Native to Queensland and New South Wales.

Queensland Silver Wattle

Photo: ©S.D. Searle

Spreading tree up to 7 m high. Phyllodes usually ovate, 2-4 cm long and 1.5-3 cm wide, densely hairy and silvery-grey. Flowers in globular heads, bright golden yellow, appearing Jul-Oct. Moderately frost hardy. Useful as garden specimen in temperate regions but it sometimes becomes invasive.

Acacia conspersa (no common name) Native to Northern Territory.

Tree up to 7.5 m high but often a shrub. Phyllodes narrow-lanceolate, 4-10 cm long and 0.5-1.0 cm wide, often crowded. Flowers in spikes up to 5 cm long, bright golden-yellow, appearing Apr-Jul. Not expected to be frost hardy. Suitable for planting in tropical and subtropical regions.

Acacia covenyi (Blue Bush or Coveny's Wattle)

Native to New South Wales. Indigenous to the escarpment country near the Bendethra Caves between Cooma and Batemans Bay.

 

Acacia coveneyi Blue Bush

Shrub or small tree to 7.5 m high. Phyllodes lanceolate, linear or narrow lanceolate, 3-6 cm long and 0.5-1.0 cm wide, bluish-grey. Flowers in globular heads, golden yellow, appearing Aug-Sep. Moderately frost hardy. Although a relative newcomer to cultivation, it is proving popular and is suitable for most parts of south-eastern Australia.

Acacia aneura (Common Mulga)
Native to Western Australia, Northern Australia, South Australia, Queensland and New South Wales.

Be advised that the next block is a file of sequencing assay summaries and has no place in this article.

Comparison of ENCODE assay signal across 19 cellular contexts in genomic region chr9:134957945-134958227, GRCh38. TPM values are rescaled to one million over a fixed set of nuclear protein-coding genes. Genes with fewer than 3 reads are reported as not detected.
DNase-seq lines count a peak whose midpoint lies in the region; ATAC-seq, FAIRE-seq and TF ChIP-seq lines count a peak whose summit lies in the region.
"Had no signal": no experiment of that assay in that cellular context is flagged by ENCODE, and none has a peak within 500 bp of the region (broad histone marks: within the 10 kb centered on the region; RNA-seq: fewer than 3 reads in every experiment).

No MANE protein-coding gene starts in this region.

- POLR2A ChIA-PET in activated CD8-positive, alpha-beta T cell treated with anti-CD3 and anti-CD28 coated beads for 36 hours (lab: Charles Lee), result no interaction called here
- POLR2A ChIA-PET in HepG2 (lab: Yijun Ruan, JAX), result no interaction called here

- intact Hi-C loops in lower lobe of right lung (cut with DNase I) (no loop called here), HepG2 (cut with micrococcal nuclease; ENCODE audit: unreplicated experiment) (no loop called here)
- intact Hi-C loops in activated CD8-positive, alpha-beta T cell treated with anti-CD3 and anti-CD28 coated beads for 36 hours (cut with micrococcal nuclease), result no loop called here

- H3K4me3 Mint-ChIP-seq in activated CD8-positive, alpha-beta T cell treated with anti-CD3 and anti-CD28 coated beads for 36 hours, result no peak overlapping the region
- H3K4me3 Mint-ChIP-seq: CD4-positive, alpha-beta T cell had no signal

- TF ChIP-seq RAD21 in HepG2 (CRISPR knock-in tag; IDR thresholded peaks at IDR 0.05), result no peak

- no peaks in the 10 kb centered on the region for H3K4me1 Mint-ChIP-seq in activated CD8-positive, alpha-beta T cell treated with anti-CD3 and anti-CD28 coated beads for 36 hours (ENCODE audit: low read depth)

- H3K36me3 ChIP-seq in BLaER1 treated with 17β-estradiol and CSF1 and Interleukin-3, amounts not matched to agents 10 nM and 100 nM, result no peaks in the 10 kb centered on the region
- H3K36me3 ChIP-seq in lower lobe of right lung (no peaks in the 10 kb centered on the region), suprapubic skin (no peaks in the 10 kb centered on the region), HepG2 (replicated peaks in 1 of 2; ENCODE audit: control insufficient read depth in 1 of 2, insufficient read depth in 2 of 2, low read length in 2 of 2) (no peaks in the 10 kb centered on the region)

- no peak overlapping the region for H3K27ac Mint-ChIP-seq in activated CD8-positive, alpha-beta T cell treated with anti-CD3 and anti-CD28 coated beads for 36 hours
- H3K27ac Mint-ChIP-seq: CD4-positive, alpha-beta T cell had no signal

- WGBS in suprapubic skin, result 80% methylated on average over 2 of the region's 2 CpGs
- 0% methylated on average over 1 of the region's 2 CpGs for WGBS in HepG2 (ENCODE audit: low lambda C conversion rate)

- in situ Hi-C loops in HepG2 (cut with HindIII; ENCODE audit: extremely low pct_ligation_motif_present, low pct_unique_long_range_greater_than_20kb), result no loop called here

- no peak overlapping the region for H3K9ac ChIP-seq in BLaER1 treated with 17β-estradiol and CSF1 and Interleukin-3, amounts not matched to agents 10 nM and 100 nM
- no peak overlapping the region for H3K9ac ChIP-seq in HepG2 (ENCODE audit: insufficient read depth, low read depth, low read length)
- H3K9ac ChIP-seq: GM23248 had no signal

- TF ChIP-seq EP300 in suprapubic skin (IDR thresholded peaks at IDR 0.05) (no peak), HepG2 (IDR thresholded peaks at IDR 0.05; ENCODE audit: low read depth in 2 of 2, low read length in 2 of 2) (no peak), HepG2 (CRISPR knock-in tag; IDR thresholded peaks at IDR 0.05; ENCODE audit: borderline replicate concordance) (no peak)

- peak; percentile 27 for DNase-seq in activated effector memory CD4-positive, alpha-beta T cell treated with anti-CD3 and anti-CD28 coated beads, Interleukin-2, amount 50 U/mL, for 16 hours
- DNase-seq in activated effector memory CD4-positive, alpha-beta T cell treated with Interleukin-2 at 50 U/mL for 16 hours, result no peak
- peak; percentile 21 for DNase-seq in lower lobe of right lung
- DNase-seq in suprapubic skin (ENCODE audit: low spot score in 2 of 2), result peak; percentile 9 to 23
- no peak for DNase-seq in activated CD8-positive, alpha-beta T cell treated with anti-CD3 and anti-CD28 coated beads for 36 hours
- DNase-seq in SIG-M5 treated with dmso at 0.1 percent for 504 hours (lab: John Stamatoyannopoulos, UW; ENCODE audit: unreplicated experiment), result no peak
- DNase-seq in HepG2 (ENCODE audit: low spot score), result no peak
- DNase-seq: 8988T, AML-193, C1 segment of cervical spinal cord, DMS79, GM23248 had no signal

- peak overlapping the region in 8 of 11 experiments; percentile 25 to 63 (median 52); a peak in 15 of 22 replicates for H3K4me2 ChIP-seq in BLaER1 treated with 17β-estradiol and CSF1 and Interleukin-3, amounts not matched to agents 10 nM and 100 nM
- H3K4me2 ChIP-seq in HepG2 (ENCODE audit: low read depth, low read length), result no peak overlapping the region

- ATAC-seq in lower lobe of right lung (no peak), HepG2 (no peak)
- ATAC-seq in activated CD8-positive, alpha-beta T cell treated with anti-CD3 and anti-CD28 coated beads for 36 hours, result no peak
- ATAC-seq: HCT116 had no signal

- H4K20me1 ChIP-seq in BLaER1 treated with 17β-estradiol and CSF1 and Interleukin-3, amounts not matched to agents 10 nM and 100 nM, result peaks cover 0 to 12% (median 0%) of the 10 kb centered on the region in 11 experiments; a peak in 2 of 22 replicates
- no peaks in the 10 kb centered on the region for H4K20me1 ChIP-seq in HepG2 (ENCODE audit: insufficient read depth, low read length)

Erect or spreading tree up to 8 m high but can reach 18 depending on subspecies. Phyllodes variable in shape but usually lanceolate to linear, 2-10 cm long and 1-10 mm wide, greyish-green. Flowers in spikes 2-3 cm long, golden yellow, appearing mainly Jun-Sep. Moderately frost hardy. An important wattle in arid Australia where it is suitable for streets, gardens and parks. Common Mulga is highly prized for its hard colourful wood and has been used extensively for ornaments.

Acacia floribunda (Gossamer Wattle)
Native to Queensland, New South Wales and Victoria.

Spreading tree up to 8 m high. Phyllodes linear, 5-12 cm long and 2-10 mm wide. Flowers in spikes 3-5 cm long, creamy yellow, appearing Jul-Sep. Moderately frost hardy. Fast-growing tree useful as a screening plant and suitable for temperate regions. It grows well along creeks and rivers.

Acacia holosericea (Silky Wattle)
Native to Western Australia, Northern Territory and Queensland.

Erect or spreading tree up to 8 m high. Phyllodes mostly lanceolate, 7-10 cm long and 1-3 cm wide, greyish-green. Flowers in spikes 3-8 cm long, golden yellow, appearing Jun-Aug. Not expected to be frost hardy. A widely cultivated species in northern Australia and suitable for tropical and subtropical regions. Useful for shelter and soil erosion control.